About a month ago I was asked if I could make a Minion cake for the 3rd birthday of Finn, the son of one of my friends. ‘Of course!’ was my reply followed by ‘How about a 3D one?’ I was thrilled and honoured to be asked and knew this was an important task. After quite a bit of research I had a basic idea of what I wanted to do. Luckily, Pinterest and YouTube are full of tutorials. I collected them altogether on a Pinterest board that you can find here. There are lots of different versions. I opted to cover my Minion in buttercream rather than fondant as I’m not overly familiar or confident in working with fondant and then decided to go for a single eye along with some arms and some overalls. I was amazed at how well it turned out given that I’ve never tried anything like this before.

You will need several different colours of fondant for making the features of your Minion. You can choose to buy white fondant and then colour them using paste/gel colourings or buy ready coloured fondant. I decided to opt for colouring white fondant myself which was more time consuming but means you don’t end up with coloured fondant icing you then might not use. I used just under half a 1kg packet.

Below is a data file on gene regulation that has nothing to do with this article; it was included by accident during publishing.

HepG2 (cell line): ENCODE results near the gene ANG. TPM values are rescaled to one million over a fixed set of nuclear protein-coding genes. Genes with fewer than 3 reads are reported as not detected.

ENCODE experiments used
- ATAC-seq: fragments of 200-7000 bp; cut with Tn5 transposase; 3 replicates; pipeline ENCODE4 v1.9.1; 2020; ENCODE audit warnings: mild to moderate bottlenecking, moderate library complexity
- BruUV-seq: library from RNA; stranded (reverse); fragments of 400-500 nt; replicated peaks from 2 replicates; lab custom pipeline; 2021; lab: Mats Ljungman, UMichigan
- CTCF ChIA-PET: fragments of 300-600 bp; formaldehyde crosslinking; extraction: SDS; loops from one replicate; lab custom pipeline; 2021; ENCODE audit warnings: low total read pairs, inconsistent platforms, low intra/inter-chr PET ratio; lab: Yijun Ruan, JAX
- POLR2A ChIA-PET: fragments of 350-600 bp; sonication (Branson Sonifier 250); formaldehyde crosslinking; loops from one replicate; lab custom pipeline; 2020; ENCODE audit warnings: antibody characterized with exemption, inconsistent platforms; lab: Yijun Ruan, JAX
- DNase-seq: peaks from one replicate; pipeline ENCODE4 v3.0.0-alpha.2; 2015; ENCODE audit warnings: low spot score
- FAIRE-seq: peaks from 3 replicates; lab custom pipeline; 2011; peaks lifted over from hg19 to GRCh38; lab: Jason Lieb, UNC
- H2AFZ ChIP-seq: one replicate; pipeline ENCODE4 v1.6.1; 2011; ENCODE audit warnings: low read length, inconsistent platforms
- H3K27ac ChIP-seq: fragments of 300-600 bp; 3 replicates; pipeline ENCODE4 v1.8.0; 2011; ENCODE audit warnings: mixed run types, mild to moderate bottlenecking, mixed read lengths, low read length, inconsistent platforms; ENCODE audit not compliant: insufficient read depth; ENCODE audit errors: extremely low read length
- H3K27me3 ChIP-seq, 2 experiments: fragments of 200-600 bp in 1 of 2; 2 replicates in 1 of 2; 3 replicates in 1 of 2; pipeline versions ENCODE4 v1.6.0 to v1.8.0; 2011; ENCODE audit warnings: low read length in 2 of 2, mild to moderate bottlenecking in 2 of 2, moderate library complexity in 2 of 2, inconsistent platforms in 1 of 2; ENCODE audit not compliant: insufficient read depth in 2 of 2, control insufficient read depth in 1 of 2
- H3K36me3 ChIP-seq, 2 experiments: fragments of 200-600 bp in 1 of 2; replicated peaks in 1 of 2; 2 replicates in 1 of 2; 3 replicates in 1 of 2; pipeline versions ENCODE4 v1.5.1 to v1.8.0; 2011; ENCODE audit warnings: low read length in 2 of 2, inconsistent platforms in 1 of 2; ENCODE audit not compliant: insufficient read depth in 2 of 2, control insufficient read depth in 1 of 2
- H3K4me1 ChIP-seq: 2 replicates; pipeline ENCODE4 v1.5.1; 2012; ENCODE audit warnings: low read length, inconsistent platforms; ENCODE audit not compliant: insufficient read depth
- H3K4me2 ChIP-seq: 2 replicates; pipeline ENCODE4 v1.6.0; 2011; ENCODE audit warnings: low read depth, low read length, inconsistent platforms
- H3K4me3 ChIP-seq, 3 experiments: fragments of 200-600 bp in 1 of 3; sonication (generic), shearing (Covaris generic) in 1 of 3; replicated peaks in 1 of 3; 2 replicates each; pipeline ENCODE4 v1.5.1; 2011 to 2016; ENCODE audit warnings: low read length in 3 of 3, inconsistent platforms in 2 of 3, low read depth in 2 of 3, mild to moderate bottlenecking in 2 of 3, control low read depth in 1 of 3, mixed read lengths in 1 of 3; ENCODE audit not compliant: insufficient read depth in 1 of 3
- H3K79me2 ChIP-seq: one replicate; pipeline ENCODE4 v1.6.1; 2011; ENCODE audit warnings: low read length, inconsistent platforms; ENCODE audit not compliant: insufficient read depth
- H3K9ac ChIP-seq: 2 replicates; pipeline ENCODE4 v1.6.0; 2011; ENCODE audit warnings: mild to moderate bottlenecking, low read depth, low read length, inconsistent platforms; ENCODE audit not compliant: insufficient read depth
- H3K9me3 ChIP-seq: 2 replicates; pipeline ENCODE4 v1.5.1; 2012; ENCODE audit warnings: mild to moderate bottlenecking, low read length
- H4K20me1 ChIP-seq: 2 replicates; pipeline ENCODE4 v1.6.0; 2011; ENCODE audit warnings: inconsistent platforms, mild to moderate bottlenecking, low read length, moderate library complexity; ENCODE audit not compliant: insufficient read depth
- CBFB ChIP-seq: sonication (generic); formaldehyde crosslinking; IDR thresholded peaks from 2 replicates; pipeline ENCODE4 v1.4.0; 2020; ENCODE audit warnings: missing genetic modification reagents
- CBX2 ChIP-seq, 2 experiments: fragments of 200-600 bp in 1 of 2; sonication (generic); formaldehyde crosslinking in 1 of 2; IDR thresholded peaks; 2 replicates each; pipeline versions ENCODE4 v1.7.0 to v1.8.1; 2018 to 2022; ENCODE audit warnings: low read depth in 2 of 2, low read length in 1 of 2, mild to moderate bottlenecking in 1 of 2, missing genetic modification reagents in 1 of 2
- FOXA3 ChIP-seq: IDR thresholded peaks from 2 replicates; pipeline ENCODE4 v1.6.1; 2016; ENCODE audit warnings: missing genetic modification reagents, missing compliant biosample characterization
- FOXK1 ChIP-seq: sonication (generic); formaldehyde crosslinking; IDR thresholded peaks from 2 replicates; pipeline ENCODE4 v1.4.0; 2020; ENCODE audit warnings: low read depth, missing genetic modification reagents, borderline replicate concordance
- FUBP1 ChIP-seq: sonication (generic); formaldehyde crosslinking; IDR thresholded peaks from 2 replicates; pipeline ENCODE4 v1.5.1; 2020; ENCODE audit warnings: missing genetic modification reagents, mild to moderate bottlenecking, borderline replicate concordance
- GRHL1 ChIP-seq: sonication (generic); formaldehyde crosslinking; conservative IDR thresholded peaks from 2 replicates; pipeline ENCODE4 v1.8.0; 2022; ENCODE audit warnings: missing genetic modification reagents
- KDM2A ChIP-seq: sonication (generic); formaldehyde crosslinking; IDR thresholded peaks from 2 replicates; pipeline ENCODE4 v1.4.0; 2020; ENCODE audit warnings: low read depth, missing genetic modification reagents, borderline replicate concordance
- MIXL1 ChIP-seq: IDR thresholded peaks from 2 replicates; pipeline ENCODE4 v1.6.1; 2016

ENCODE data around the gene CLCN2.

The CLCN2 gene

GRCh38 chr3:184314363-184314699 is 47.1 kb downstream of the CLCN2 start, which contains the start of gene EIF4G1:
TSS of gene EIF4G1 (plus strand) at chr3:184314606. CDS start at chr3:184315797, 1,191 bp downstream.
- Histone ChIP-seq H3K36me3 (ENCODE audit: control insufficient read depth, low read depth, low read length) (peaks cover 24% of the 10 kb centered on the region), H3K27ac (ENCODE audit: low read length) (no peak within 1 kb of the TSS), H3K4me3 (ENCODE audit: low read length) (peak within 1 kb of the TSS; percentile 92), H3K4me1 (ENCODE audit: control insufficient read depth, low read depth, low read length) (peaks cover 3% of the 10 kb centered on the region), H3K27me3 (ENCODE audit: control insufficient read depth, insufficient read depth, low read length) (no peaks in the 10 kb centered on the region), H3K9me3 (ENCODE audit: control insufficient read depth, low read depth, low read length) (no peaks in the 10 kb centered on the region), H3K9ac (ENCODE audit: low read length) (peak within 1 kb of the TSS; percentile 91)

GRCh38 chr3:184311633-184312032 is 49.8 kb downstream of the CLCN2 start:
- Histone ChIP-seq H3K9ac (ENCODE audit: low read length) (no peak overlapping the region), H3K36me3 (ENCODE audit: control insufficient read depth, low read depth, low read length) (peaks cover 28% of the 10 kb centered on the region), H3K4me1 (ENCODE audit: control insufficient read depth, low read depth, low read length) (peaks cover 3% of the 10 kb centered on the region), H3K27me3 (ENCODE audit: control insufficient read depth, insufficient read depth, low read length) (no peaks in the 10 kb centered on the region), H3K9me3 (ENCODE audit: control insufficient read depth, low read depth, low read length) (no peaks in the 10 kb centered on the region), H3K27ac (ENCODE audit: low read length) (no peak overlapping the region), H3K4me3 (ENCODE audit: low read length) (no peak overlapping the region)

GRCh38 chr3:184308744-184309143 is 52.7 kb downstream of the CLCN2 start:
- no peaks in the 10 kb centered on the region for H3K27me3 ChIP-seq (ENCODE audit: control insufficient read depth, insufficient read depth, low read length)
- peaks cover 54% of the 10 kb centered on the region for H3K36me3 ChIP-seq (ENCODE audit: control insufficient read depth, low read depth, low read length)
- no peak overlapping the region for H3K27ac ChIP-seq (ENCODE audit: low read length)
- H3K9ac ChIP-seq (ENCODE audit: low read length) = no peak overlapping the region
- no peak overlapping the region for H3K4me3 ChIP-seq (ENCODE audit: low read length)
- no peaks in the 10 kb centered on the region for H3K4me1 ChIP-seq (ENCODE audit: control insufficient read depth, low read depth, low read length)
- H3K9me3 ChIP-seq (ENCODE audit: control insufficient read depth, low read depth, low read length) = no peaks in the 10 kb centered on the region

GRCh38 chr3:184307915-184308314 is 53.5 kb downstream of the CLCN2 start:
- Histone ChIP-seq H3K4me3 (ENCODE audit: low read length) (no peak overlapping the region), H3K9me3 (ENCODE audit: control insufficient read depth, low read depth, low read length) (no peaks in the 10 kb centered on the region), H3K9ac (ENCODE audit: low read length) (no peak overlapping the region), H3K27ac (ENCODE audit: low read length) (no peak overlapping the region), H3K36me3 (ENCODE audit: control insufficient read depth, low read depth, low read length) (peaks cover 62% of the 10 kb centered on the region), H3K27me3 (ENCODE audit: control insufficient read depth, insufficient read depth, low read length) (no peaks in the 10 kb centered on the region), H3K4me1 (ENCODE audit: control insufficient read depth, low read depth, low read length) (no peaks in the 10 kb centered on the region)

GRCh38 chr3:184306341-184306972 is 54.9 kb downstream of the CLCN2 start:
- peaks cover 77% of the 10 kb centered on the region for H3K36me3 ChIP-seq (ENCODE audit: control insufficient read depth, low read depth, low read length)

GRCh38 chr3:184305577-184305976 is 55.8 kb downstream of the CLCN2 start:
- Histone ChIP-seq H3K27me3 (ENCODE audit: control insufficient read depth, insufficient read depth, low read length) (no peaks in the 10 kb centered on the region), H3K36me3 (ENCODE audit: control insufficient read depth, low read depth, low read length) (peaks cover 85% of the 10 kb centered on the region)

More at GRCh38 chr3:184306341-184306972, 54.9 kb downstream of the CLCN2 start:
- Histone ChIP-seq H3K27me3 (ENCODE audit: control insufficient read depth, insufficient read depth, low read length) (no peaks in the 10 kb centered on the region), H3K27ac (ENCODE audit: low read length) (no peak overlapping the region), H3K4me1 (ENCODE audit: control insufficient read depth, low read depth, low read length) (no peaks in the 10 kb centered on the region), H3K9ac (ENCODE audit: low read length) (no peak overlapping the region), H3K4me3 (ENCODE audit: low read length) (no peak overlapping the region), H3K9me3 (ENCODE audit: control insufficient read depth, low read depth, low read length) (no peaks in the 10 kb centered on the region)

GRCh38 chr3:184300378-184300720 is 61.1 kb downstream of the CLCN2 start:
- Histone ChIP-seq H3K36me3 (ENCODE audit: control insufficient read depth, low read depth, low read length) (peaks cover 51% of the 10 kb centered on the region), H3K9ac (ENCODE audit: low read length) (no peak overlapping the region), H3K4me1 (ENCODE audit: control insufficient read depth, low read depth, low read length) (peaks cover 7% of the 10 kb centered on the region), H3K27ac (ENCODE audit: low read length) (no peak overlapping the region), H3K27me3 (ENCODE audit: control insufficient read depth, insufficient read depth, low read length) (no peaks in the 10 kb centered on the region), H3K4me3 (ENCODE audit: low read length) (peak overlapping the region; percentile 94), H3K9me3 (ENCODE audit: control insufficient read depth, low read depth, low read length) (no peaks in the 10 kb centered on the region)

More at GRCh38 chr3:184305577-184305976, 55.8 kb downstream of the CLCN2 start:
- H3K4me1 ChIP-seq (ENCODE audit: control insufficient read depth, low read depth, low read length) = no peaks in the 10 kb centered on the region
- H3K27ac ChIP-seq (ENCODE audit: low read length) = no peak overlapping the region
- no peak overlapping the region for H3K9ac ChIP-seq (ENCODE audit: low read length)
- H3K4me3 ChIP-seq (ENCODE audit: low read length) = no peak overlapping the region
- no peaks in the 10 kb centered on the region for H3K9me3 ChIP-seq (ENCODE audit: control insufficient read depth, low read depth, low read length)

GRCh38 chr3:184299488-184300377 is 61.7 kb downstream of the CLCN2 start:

I achieved my Minion’s domed head by purchasing and using a Lakeland hemisphere pan. If you have a similar shaped ovenproof dish you can of course use an alternative. I opted for the medium 6¼ inch sized one which worked well. I then used 6 inch deep cake tins sliced in half, (again from Lakeland) to bake the body and needed 3 of these in total. You could of course use 15cm sandwich tins to make things easier (you will need six in total).

After checking if Finn would prefer chocolate or plain sponge it was to be chocolate sponge with chocolate buttercream. I decided to use Jo Wheatley’s chocolate birthday cake recipe from ‘A Passion for Baking’ as it always receives fantastic comments about it on Twitter. I did have a trial run during the week before but due to parent’s evening at work only got as far as baking the sponges and covering them in buttercream. It was useful though as I discovered that I would need double the quantity of chocolate cake mix to make my Minion big enough.